Pedophilia, disaster preparedness addressed at church safety conference
By CASSANDRA MICKENS/Associate Editor
NORTH SHELBY — Pastors and law enforcement officials gathered at North Shelby Baptist Church April 24 to address tragic “what-if” scenarios during a church safety conference hosted by the Shelby County Sheriff’s Office, the Shelby Baptist Association and the Shelby County Law Enforcement Chaplain’s Association.
Law enforcement consultant Russell Yawn, retired FBI agent Alton Sizemore and Stan Richardson of SERVPRO, a disaster restoration company, spoke to pastors about taking proactive steps to protect their respective churches and congregations.
Yawn, who spent most of his career investigating and arresting pedophiles, said church leaders must understand that anyone can be a child molester. Yawn also urged church leaders to develop a sex offender policy based on faith beliefs and ministries, and added that examples of such policies can be found online.
“The church is about forgiveness, but what happens when it becomes personal?” Yawn said. “Churches have failed our children in one way or another because we don’t think about this. We didn’t have to think about it in the past.”
Yawn said strict check-in and checkout guidelines, background checks, volunteer training and tighter security around children’s areas also are issues to consider. He said churches are easy targets for child molesters because several are desperate for volunteers and have easy access to children.
Yawn also said it’s important church leaders develop a response plan in the event that a member of the congregation is accused of child molestation.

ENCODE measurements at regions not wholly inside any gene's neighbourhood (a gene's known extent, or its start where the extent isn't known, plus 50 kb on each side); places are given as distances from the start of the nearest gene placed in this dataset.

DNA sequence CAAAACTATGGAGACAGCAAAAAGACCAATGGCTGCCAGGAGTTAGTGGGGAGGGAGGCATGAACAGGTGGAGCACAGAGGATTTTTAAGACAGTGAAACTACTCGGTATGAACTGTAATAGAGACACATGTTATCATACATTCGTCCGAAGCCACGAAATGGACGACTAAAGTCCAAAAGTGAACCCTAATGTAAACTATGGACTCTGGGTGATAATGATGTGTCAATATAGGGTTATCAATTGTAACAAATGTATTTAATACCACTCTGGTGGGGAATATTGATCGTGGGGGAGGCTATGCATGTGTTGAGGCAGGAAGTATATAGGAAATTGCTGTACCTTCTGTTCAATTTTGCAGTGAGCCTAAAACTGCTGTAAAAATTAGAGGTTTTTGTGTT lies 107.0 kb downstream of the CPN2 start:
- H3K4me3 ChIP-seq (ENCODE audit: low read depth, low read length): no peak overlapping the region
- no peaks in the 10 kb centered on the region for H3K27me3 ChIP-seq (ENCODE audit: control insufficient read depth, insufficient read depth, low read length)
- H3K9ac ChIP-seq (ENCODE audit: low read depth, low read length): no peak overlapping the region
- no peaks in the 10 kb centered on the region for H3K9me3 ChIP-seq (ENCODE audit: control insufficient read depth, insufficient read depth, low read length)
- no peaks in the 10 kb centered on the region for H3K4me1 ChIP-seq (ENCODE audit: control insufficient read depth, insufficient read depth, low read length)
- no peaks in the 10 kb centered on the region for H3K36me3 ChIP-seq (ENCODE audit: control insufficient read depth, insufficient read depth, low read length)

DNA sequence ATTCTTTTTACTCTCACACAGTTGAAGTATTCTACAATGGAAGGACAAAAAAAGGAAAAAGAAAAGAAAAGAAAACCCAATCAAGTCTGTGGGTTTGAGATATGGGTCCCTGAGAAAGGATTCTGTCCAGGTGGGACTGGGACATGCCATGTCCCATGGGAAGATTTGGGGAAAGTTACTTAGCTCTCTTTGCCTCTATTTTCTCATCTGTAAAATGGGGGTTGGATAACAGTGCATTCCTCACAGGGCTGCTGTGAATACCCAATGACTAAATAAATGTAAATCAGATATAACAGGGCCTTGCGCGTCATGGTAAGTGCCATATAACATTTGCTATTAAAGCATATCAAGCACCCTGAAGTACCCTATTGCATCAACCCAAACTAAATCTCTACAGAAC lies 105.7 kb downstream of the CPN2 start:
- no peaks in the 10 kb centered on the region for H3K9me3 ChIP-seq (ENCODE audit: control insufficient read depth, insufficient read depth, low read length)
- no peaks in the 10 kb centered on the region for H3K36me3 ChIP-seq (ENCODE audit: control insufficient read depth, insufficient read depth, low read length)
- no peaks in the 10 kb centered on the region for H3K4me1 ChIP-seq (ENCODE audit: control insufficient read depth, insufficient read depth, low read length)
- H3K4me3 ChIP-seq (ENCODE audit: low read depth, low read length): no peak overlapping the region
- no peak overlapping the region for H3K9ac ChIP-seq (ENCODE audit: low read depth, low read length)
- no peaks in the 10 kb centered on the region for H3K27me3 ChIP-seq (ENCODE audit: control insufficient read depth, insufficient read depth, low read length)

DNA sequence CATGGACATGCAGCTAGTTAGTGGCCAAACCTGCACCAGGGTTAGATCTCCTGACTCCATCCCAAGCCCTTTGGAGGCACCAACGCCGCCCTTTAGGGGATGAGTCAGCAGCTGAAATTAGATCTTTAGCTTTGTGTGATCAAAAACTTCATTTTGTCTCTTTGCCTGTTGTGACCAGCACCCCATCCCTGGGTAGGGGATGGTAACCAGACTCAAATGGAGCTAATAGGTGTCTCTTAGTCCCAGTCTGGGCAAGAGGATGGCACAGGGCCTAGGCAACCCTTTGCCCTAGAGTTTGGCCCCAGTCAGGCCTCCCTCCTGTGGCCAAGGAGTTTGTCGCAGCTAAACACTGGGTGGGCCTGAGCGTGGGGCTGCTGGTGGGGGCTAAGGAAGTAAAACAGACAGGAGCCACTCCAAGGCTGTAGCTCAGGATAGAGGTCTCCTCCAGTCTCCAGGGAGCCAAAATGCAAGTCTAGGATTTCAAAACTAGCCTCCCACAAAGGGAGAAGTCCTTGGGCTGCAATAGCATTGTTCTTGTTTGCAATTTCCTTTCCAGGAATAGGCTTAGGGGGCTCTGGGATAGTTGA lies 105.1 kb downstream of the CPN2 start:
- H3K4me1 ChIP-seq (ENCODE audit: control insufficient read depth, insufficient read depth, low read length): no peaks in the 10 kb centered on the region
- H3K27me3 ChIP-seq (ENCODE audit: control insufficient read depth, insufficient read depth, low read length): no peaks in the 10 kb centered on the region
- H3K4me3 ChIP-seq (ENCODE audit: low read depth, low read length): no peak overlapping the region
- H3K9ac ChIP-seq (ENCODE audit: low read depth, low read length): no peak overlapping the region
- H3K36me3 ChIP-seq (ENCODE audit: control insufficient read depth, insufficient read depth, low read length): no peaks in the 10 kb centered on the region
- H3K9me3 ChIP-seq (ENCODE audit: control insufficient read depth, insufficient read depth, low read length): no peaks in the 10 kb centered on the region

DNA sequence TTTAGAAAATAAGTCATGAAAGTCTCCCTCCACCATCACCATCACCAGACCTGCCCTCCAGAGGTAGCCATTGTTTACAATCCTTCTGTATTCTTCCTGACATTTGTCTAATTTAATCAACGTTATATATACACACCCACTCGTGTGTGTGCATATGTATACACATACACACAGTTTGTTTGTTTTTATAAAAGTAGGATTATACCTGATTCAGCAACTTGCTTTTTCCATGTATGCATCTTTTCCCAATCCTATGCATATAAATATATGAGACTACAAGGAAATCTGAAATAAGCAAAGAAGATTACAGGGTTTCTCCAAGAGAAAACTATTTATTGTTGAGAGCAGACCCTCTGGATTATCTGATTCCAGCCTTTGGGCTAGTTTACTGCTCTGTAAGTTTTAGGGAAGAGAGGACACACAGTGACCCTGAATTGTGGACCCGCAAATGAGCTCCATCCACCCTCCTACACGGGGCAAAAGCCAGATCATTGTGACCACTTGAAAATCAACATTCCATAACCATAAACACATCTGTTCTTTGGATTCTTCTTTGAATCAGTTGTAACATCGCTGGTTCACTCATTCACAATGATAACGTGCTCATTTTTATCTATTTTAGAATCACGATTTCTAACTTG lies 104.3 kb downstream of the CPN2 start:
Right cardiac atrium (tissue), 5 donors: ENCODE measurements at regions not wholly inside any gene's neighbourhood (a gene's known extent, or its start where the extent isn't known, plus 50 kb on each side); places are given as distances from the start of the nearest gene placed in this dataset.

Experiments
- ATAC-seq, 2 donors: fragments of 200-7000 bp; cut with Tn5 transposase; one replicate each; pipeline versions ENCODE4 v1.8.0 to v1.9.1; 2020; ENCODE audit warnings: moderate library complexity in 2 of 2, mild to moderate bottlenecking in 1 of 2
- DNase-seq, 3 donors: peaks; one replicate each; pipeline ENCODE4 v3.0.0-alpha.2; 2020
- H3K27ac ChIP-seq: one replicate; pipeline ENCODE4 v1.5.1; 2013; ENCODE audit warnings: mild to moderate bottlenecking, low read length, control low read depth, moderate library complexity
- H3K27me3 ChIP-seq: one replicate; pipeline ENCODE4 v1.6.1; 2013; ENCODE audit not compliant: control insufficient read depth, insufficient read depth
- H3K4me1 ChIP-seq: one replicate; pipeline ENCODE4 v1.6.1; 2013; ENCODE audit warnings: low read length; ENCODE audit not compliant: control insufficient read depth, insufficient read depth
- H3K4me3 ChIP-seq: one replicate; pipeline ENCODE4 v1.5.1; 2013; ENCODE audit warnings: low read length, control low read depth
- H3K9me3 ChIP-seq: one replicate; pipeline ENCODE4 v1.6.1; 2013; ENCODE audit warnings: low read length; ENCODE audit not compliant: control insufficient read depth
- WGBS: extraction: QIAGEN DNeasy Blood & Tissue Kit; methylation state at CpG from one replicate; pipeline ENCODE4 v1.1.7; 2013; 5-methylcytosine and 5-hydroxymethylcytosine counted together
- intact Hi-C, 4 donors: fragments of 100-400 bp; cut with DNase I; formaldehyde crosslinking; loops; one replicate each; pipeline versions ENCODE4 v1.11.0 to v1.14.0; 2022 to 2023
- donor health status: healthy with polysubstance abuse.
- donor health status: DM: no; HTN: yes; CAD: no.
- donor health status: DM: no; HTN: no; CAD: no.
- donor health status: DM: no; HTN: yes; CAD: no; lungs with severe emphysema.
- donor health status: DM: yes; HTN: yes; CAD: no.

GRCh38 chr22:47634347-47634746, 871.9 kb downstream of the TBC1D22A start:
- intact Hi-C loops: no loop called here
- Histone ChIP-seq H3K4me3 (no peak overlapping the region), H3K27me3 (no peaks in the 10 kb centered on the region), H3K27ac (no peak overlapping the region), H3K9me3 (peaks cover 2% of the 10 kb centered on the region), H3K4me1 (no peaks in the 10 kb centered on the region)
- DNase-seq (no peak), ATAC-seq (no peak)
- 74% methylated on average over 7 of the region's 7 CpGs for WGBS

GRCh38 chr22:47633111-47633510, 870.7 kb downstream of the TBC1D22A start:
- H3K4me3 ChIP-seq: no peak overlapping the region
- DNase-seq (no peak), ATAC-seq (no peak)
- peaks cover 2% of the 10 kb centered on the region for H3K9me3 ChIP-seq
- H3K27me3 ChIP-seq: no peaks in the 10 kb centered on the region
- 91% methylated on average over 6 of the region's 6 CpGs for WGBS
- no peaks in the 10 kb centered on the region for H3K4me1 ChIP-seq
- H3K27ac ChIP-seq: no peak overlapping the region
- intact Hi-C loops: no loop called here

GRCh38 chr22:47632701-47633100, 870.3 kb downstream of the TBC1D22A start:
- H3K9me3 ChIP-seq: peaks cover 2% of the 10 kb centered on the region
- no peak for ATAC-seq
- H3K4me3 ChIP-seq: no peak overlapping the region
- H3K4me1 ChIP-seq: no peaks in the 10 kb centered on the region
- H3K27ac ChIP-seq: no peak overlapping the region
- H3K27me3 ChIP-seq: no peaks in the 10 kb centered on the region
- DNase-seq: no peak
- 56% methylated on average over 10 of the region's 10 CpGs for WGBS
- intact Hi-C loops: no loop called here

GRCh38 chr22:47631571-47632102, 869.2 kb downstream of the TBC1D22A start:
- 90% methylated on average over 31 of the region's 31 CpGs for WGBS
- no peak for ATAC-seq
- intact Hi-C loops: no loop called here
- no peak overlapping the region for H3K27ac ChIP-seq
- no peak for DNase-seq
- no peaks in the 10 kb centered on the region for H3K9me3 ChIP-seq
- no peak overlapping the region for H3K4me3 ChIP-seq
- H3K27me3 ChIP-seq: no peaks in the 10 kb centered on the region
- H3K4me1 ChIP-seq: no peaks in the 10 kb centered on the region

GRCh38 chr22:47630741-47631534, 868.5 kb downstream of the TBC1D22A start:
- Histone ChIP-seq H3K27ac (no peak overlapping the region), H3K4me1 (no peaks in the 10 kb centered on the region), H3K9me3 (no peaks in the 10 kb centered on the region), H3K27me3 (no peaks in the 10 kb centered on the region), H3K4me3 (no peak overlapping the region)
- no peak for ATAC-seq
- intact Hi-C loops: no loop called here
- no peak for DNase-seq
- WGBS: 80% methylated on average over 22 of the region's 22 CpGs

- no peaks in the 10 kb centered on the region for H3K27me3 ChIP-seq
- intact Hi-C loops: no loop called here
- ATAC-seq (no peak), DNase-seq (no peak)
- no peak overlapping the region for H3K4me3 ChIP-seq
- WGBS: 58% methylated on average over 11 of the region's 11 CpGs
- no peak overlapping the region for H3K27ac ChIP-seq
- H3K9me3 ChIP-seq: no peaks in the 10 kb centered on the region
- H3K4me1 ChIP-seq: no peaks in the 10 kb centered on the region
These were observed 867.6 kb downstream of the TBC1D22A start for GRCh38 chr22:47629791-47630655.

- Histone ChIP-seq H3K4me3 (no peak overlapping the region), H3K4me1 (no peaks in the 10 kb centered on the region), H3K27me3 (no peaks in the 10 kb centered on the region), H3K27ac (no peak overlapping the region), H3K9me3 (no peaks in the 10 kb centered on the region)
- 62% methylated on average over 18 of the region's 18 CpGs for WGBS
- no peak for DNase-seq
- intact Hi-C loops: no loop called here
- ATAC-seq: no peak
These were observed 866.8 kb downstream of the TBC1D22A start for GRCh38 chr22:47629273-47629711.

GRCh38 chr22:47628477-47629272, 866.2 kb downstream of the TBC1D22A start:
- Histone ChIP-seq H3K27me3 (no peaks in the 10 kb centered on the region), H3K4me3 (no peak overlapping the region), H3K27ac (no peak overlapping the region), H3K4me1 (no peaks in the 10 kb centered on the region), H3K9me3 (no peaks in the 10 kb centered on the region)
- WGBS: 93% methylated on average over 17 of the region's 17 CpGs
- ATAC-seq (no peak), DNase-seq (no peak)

“When pastors handle the matter internally, without a response plan, without involving authorities, the child is often victimized again,” Yawn said.
Following Yawn’s presentation, Sizemore, who specializes in cybersecurity, spoke to church leaders about protecting their electronic records. Sizemore said churches should develop good passwords that are easy to remember and are not a word in the dictionary.
“It’s very important that you take precautions,” Sizemore said, advising church leaders to install anti-virus software and firewalls. “The security of your computer or network is as strong as your weakest link.”
Closing the evening, Richardson of SERVPRO said the company’s mission is to “restore normalcy to the people” after natural disasters. He first shared a story about a church in Anniston that was firebombed and didn’t recover from the aftermath.
“It’s an example of a tragic situation without having a plan,” Richardson said.
Richardson said church leaders must ask themselves who can authorize work in the wake of a natural disaster. Also, “who are tradesmen who know about our property?”
In addition, church leaders should collect information about its water, power and insurance providers as well as the nearest fire state, police precinct and hospital in the event of an emergency.
“We hope against hope that it won’t happen to us, but hope is not a strategy,” Richardson said.